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In a recent broadcast on Illinois Public Radio, former U.S. Senator Paul Simon cautioned the country about its current cuts to higher education. Simon noted that in 1949, 9 percent of the federal budget was designated for higher education. Today that number is 2 percent. And in 1949, the senator noted, 75 percent of the federal monies were allocated to grants and 25 percent to student loans.

Now those numbers are reversed. Simon warned the current trends toward cutting funds for higher education may resolve short-term budget woes, but will cost the country production capacity in the long run.

Today, no one would argue that we live in the information age. Unlike the agrarian and industrial eras, the information age requires strong critical thinking skills and technological understanding. Both of these are abilities higher education develops.

Parade Magazine, in a February 25, 2001, article, reported that "occupations generally requiring an associate’s degree are projected to grow 31 percent-faster than all other jobs requiring other degrees or training over the 1998-2008 period." But the need for associate degrees is only part of the story. Areas wanting to attract venture capital, entrepreneurs, or technology-based businesses need to have a skilled workforce. That means communities need to educate their citizens beyond high school and find ways to keep this intellectual capital close to home. How does our tri-county area compare to others in attracting and retaining college-educated citizens? The short answer is: We can do better.

Of the citizens in Illinois aged 25 and older (2000 census data), 6.1 percent hold associate degrees, 16.5 percent hold bachelor’s degrees, 6.5 percent hold master’s degrees, and 0.9 percent have doctorates. The tri-county area population holds a higher percentage of associate degrees than the state: Peoria County-7.1 percent; Tazewell County-7.1 percent; Woodford County-8.1 percent. That’s a positive trend for our area and good for filling occupations requiring these degrees.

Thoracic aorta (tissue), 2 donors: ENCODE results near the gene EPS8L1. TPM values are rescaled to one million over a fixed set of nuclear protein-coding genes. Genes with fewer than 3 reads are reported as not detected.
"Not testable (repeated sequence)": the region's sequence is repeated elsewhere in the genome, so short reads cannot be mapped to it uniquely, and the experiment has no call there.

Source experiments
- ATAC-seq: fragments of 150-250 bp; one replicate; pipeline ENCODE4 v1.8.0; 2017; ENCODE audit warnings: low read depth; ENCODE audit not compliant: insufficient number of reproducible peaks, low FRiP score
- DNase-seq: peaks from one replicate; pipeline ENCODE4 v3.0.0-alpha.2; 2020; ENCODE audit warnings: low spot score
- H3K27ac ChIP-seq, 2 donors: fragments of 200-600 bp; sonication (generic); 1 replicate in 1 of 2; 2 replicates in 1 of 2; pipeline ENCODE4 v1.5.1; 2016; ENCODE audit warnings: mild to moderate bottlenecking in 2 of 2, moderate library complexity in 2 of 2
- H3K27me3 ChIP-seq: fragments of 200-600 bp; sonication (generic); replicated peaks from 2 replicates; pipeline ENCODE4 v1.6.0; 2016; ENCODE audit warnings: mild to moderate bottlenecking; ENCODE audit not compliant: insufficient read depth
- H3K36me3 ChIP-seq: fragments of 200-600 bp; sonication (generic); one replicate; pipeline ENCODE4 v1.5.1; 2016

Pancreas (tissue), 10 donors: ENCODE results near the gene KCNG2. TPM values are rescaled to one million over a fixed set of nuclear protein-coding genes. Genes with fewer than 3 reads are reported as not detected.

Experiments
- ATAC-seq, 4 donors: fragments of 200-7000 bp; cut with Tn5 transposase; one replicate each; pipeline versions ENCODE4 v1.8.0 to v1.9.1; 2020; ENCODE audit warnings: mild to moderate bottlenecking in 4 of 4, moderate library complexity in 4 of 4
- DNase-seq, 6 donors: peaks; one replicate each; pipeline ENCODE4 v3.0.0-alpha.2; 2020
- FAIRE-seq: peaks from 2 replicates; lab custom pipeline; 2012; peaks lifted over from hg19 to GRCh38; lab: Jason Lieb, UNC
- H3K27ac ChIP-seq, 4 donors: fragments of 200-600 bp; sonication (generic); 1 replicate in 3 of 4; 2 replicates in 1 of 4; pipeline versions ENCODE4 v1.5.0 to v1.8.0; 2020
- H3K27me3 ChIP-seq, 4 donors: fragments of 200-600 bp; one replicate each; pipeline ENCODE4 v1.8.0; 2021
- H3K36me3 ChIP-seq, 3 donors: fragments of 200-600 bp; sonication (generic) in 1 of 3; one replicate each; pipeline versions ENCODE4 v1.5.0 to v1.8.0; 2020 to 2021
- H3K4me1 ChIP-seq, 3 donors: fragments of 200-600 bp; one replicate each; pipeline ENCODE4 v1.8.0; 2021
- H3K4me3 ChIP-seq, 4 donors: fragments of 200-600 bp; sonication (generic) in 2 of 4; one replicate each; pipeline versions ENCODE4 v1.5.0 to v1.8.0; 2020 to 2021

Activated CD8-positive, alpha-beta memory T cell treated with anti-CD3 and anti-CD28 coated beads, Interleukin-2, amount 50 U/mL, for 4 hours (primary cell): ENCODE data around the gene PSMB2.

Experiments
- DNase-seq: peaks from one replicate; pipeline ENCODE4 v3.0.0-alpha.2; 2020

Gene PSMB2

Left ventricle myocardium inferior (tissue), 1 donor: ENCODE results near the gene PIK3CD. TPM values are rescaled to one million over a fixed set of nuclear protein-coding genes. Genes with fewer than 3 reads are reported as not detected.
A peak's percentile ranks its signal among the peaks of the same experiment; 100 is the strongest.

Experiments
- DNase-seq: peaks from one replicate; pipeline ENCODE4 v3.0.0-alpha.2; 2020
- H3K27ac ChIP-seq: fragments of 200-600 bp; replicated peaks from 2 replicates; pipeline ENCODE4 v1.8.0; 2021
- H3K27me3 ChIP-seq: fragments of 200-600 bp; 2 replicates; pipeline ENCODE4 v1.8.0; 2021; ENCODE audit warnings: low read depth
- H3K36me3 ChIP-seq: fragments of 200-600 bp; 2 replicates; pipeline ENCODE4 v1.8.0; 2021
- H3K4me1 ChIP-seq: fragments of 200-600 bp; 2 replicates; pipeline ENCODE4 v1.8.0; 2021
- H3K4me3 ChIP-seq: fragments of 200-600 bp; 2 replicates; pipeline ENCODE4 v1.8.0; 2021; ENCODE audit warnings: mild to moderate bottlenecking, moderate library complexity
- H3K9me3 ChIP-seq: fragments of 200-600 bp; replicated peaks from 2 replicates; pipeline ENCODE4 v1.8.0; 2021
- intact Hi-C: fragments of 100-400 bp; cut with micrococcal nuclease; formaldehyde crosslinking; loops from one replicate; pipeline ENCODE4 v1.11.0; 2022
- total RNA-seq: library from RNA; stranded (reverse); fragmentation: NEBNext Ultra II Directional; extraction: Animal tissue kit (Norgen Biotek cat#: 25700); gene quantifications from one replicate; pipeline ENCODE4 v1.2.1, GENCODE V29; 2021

However, the tri-county doesn’t fare as well with other degrees. While 16.5 percent of the state population holds a bachelor’s degree, 15.2 percent in Peoria County, 12.5 percent in Tazewell County, and 15.2 percent in Woodford County have achieved this level of education. The same is true for master’s and doctoral degrees. Approximately 6.5 percent of the state’s population holds master’s degrees, while only 5.2 percent in Peoria County, 4 percent in Tazewell County, and 4.3 percent in Woodford County have earned this degree.

Of the state’s population, 0.9 percent hold doctorates (the national average is 1 percent). The percentage with doctorates is 0.9 percent, 0.4 percent, and 0.6 percent for Peoria, Tazewell, and Woodford counties respectively. Counties like Champaign, DuPage, Cook, Lake, McLean, Sangamon, and Will all have higher percentages of their populations holding either bachelor, master’s, or doctoral degrees.

While central Illinois provides a number of nearby opportunities for citizens to earn college degrees, the current trend toward reducing college funding will limit our area’s ability to develop the intellectual capacity we need to be a growing, prospering community.

ICC provides an affordable means for our population to earn an associate degree or begin a bachelor’s. About one-third of ICC’s students will ultimately seek bachelor’s degrees. Higher education institutions like Bradley University, Eureka College, the University of Illinois-Springfield, Illinois State University, Illinois Wesleyan University, and Knox College-and online options like Franklin University-provide undergraduate and graduate degrees for interested students. But students need to have the wherewithal to attend.

What does all this mean for our own community? We need to send three very clear messages. One should be to our federal and state representatives to exercise caution and restraint in continually cutting higher education funds. The second is to citizens and businesses in our area. More than ever, we need to help support the scholarships and grants necessary to make sure talented students with limited means pursue a college education. But the most important message we can send today is to those who have even the slightest desire to seek a college degree.

That message must be clear: Go to college-the future of your community and your country depend on it. IBI

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